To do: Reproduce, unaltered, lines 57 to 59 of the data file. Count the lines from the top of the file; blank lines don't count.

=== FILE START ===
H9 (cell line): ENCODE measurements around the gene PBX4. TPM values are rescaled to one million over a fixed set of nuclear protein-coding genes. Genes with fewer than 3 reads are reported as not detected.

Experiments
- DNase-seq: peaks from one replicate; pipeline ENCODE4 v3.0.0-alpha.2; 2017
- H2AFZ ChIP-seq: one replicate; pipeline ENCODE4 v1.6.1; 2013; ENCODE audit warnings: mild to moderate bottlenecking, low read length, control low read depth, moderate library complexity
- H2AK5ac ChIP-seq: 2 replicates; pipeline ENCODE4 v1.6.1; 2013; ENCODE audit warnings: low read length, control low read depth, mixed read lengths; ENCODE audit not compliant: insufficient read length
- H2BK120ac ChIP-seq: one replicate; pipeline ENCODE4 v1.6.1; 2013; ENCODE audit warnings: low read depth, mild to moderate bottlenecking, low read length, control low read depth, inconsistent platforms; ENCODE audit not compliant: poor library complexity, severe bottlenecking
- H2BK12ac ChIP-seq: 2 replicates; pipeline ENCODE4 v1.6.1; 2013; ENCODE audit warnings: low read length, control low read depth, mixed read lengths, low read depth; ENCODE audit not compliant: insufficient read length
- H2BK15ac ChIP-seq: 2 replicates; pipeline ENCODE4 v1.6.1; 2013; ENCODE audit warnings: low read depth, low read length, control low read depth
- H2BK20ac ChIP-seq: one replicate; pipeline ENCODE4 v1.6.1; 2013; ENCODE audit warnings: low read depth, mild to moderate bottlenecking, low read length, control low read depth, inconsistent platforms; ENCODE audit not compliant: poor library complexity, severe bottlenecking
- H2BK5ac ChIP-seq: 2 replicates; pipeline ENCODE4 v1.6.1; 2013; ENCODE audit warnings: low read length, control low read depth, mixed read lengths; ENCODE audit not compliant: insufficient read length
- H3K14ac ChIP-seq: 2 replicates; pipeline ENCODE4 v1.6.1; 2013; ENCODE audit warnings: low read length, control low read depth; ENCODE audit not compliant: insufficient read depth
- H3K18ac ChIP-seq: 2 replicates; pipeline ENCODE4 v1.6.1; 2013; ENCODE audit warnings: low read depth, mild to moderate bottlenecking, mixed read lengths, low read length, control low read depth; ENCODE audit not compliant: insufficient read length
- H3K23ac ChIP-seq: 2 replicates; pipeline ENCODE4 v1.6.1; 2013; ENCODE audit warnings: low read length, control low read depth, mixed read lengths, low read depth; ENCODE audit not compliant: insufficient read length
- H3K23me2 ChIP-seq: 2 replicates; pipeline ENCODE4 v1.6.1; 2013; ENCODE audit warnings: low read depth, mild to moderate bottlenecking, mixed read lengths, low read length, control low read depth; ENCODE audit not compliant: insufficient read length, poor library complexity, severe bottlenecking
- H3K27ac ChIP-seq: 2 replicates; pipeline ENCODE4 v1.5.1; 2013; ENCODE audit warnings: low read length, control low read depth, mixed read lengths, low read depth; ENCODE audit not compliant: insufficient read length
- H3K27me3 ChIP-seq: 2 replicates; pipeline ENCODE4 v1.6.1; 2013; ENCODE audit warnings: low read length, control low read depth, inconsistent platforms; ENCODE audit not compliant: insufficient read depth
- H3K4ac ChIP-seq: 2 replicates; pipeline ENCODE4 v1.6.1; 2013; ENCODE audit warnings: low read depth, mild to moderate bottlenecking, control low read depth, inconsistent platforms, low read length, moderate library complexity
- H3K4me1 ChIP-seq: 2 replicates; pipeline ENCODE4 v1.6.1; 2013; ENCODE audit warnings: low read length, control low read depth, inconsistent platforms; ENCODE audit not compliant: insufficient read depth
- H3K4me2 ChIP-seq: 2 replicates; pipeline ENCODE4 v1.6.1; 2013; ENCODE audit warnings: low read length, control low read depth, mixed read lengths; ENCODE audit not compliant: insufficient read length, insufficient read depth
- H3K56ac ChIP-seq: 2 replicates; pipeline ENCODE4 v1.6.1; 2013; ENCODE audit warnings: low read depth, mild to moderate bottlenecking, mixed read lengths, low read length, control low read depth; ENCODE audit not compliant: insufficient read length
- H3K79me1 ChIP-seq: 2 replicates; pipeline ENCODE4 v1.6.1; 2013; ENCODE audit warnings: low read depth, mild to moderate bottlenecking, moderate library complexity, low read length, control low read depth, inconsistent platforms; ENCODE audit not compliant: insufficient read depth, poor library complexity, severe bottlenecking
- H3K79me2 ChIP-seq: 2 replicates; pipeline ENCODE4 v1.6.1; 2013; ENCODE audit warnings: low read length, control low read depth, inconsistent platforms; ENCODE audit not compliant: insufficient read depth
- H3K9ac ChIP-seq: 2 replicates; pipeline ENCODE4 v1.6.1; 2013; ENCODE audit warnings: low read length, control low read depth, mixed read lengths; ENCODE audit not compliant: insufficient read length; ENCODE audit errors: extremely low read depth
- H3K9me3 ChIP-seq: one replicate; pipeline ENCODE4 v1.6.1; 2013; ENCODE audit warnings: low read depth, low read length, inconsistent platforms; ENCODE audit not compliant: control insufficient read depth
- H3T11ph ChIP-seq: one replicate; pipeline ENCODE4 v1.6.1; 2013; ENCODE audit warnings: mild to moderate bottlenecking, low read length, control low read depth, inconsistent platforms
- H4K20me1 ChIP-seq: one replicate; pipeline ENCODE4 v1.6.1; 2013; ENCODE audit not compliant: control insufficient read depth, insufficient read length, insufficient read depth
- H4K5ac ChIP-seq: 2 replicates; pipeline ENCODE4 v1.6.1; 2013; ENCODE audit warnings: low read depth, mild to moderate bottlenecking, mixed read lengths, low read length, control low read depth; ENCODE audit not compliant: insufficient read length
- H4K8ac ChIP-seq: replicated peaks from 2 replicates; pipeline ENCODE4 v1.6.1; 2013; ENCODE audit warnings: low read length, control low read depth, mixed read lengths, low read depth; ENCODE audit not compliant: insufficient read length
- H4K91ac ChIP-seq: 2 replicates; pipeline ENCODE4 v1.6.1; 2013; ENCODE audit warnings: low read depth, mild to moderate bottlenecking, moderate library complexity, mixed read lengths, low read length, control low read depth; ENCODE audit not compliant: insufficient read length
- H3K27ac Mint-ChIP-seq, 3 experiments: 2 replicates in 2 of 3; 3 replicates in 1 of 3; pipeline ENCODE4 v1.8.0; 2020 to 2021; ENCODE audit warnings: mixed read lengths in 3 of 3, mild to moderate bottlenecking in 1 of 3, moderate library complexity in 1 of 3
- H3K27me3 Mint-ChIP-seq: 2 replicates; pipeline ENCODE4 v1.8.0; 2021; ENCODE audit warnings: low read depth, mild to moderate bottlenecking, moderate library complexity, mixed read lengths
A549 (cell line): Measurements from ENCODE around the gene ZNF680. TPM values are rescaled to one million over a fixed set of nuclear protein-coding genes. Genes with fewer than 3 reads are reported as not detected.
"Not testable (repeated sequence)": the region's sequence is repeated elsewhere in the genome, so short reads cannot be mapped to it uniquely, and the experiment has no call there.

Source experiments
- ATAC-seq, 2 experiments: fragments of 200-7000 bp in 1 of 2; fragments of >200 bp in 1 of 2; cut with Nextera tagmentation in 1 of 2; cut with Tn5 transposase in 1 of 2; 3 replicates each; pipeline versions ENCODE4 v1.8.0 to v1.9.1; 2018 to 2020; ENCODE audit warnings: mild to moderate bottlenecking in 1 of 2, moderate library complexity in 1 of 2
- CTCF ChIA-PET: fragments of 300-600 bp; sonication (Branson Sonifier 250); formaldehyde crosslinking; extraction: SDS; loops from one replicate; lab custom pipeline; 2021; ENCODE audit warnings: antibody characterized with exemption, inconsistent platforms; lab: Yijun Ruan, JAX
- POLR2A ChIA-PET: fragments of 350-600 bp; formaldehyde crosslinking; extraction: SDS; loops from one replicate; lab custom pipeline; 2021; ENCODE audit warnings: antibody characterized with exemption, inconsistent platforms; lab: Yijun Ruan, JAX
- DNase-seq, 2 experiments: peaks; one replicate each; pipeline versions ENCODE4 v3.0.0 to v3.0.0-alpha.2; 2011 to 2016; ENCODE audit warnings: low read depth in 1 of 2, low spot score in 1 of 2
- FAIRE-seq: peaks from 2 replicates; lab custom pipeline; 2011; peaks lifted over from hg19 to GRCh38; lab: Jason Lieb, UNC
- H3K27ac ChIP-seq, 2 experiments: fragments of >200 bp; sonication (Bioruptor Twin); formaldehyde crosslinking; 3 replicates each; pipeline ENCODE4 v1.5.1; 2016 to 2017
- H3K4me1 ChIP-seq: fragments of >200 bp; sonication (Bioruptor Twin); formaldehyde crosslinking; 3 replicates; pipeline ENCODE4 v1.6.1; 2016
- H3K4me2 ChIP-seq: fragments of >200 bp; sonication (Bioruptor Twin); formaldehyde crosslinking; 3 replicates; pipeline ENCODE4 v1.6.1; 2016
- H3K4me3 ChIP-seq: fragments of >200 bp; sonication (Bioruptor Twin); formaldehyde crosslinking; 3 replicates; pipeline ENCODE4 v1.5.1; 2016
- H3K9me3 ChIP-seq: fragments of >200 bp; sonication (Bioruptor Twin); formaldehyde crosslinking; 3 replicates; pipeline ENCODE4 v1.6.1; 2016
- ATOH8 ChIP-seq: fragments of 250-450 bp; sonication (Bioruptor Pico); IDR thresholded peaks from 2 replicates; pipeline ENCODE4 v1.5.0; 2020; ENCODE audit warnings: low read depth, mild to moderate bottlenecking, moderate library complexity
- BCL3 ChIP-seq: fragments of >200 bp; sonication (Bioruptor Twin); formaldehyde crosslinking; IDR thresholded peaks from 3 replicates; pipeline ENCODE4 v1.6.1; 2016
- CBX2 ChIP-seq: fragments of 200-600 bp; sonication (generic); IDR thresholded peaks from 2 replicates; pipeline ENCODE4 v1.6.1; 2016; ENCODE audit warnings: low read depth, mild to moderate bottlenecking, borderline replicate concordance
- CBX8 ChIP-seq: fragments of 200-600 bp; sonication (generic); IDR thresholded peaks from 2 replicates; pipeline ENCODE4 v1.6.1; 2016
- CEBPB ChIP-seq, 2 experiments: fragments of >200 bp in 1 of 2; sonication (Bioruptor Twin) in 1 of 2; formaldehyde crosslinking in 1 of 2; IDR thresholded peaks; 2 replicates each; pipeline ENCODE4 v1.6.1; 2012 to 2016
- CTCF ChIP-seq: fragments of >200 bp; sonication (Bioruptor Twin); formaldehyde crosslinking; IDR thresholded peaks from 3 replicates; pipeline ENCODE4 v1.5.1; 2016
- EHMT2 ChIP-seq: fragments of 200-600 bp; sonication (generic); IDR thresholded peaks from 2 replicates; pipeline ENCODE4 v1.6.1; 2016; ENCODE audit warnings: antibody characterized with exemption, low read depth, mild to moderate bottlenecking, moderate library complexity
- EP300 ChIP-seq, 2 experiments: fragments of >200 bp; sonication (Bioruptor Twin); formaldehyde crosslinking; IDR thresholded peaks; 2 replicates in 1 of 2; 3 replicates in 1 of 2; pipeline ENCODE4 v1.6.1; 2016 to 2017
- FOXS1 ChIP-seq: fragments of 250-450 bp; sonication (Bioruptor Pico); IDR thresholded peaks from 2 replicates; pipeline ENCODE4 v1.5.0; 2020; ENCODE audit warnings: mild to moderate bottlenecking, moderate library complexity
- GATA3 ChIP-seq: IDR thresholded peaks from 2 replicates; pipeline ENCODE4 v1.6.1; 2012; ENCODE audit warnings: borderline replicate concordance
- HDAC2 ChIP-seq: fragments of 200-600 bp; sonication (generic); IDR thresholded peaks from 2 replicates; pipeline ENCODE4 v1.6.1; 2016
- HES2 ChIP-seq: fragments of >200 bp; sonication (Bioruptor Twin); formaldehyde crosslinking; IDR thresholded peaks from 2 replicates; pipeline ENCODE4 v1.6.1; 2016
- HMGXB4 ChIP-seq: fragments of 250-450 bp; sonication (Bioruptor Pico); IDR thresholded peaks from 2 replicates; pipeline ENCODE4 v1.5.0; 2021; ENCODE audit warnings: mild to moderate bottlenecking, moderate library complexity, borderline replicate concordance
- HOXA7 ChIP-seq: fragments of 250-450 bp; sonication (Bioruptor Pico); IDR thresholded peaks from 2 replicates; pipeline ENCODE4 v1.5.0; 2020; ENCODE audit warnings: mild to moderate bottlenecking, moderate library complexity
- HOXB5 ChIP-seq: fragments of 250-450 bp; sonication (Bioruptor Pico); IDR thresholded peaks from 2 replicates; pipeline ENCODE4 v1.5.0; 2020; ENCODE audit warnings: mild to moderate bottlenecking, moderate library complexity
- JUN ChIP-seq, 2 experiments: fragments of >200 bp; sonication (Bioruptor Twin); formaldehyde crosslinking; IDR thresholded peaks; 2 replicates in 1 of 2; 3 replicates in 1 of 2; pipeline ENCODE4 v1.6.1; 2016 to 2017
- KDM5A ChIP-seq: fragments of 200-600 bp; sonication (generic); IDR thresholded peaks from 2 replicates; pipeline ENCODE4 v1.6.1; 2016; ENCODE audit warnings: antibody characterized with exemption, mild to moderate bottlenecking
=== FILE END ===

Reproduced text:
- HMGXB4 ChIP-seq: fragments of 250-450 bp; sonication (Bioruptor Pico); IDR thresholded peaks from 2 replicates; pipeline ENCODE4 v1.5.0; 2021; ENCODE audit warnings: mild to moderate bottlenecking, moderate library complexity, borderline replicate concordance
- HOXA7 ChIP-seq: fragments of 250-450 bp; sonication (Bioruptor Pico); IDR thresholded peaks from 2 replicates; pipeline ENCODE4 v1.5.0; 2020; ENCODE audit warnings: mild to moderate bottlenecking, moderate library complexity
- HOXB5 ChIP-seq: fragments of 250-450 bp; sonication (Bioruptor Pico); IDR thresholded peaks from 2 replicates; pipeline ENCODE4 v1.5.0; 2020; ENCODE audit warnings: mild to moderate bottlenecking, moderate library complexity